EFFECTS OF INTERVAL TRAINING ARE DETERMINED BY INTERVAL DURATION
Appell, C. J., Rozenek, R., Carrizi, M., Lacourse, M., & Russo, A. (2004). Comparison of 2:1 work to rest ratios of variable duration on responses to intermittent running. Medicine and Science in Sports and Exercise, 36(5), Supplement abstract 1407.
This investigation examined the effects of 2:1 work to rest ratios of variable duration on selected physiological responses during intermittent running. Trained male runners (N = 9) were tested at 100% of the velocity at VO2max (vVO2max) using the following protocols: a) 30-s work/15-s rest (30/15); b) 60-s work/30-s rest (60/30); c) 120-s work/60-s rest (120/60) and; d) a continuous run. Rest intervals were performed at 50% vVO2max. Heart rate, oxygen uptake, respiratory exchange ratio, blood lactate concentration, and rating of perceived exertion were measured.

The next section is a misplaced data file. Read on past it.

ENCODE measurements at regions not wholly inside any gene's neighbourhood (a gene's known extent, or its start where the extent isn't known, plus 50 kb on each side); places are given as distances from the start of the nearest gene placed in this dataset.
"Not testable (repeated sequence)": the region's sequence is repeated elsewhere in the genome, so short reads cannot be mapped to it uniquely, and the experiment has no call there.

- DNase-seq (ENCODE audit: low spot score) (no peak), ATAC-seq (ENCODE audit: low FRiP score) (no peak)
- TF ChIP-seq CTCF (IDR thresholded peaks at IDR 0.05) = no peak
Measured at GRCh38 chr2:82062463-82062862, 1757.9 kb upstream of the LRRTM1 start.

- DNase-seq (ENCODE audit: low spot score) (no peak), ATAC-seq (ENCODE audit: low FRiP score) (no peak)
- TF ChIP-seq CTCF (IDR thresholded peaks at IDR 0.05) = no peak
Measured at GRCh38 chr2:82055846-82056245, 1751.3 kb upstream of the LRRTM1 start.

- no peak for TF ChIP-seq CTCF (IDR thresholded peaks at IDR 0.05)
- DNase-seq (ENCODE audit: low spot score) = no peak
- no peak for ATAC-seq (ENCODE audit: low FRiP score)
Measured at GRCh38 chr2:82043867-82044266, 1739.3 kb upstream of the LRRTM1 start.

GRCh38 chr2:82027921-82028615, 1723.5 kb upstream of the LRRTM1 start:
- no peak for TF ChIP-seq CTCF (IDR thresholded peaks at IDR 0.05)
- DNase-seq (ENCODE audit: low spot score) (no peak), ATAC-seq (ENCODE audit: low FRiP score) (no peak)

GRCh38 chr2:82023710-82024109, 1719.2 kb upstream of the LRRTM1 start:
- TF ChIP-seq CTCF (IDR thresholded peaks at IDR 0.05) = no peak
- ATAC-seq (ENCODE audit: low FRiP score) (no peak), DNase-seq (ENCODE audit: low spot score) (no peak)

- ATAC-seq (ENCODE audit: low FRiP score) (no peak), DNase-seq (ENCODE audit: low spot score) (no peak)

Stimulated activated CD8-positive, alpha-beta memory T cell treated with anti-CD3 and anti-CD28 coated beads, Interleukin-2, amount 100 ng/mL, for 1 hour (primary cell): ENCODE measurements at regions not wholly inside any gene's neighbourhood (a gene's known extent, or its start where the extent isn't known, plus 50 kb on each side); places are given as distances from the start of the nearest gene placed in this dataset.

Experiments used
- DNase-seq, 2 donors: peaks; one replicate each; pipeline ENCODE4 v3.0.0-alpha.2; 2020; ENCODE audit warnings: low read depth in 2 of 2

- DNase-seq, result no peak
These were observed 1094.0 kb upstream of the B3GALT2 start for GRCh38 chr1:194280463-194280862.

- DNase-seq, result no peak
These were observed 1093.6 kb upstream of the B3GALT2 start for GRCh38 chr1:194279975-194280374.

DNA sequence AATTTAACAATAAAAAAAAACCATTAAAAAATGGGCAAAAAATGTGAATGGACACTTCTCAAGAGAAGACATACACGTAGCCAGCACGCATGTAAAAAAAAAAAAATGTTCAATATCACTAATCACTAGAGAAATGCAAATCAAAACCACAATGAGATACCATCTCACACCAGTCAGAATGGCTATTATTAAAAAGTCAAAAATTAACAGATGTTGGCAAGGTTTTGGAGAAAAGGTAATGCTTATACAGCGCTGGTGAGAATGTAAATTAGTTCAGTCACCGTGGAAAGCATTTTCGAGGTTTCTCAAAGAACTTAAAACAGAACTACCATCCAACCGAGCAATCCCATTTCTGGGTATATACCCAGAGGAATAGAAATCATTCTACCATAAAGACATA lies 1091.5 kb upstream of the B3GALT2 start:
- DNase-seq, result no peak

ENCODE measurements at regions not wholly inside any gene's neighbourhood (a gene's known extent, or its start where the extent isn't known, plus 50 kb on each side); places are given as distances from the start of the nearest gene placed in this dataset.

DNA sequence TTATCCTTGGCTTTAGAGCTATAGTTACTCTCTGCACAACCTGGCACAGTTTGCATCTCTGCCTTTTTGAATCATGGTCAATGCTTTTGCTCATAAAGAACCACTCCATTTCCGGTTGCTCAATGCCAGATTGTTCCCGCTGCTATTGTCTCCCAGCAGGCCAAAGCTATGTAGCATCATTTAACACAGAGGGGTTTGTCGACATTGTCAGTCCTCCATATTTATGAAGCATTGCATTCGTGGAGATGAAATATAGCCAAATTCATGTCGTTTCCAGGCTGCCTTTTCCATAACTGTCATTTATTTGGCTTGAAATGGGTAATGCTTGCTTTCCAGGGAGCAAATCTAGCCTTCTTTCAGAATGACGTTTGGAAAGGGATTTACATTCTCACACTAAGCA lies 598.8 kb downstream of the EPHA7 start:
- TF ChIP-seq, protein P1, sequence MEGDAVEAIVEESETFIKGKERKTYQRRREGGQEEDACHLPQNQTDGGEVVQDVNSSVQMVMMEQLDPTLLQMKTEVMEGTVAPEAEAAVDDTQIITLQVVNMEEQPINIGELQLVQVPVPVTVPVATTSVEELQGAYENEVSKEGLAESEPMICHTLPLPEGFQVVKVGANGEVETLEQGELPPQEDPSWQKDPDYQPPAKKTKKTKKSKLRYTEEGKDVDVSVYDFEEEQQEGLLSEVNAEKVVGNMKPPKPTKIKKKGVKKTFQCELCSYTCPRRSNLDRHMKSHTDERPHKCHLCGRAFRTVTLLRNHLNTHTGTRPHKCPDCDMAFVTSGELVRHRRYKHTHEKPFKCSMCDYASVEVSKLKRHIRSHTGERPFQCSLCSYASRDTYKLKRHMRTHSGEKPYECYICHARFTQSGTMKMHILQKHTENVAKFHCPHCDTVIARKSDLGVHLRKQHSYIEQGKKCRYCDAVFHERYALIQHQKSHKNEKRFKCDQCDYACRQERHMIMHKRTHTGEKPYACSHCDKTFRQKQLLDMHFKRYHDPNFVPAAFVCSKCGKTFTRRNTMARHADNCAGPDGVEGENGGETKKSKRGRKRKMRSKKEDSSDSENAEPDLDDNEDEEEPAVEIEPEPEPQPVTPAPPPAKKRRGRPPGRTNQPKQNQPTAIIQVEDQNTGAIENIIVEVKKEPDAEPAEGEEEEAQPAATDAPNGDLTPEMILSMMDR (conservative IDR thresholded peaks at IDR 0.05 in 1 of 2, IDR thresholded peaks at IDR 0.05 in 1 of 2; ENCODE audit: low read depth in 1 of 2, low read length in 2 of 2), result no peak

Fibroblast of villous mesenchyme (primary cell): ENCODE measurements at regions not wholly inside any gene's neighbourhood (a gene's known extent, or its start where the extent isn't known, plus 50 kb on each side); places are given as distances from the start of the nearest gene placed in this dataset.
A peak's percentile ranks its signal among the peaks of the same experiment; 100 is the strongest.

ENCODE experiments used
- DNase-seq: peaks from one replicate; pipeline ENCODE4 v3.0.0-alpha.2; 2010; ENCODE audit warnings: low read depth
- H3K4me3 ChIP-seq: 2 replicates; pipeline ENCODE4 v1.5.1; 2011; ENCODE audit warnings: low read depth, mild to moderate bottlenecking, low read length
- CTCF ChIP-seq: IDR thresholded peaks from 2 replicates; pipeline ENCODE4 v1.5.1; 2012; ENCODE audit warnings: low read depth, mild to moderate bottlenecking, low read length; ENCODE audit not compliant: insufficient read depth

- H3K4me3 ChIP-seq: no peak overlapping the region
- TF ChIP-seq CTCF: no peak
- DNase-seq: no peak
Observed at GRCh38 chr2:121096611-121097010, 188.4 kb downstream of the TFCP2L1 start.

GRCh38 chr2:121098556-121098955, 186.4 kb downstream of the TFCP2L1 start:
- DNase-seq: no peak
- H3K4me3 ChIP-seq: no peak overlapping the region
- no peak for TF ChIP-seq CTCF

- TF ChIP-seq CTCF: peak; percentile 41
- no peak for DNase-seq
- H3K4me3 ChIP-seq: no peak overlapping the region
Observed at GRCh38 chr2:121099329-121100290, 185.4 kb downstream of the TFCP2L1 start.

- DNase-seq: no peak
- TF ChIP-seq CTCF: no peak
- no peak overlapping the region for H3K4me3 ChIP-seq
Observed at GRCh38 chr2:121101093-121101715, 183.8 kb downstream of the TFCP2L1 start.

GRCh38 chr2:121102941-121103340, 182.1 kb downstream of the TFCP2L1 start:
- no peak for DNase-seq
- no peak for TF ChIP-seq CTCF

No statistical differences were observed between the 30/15 and 60/15 conditions for mean or peak values. 120/60 produced significantly higher mean values compared to 30/15 for all measurements. The continuous run condition produced significantly higher values for mean and peak measurements compared to the other trials.
Implication. Responses to intermittent work consisting of 2:1 work to rest ratios will vary depending on the duration of work and rest. The effects are most pronounced with longer duration work:rest combinations.
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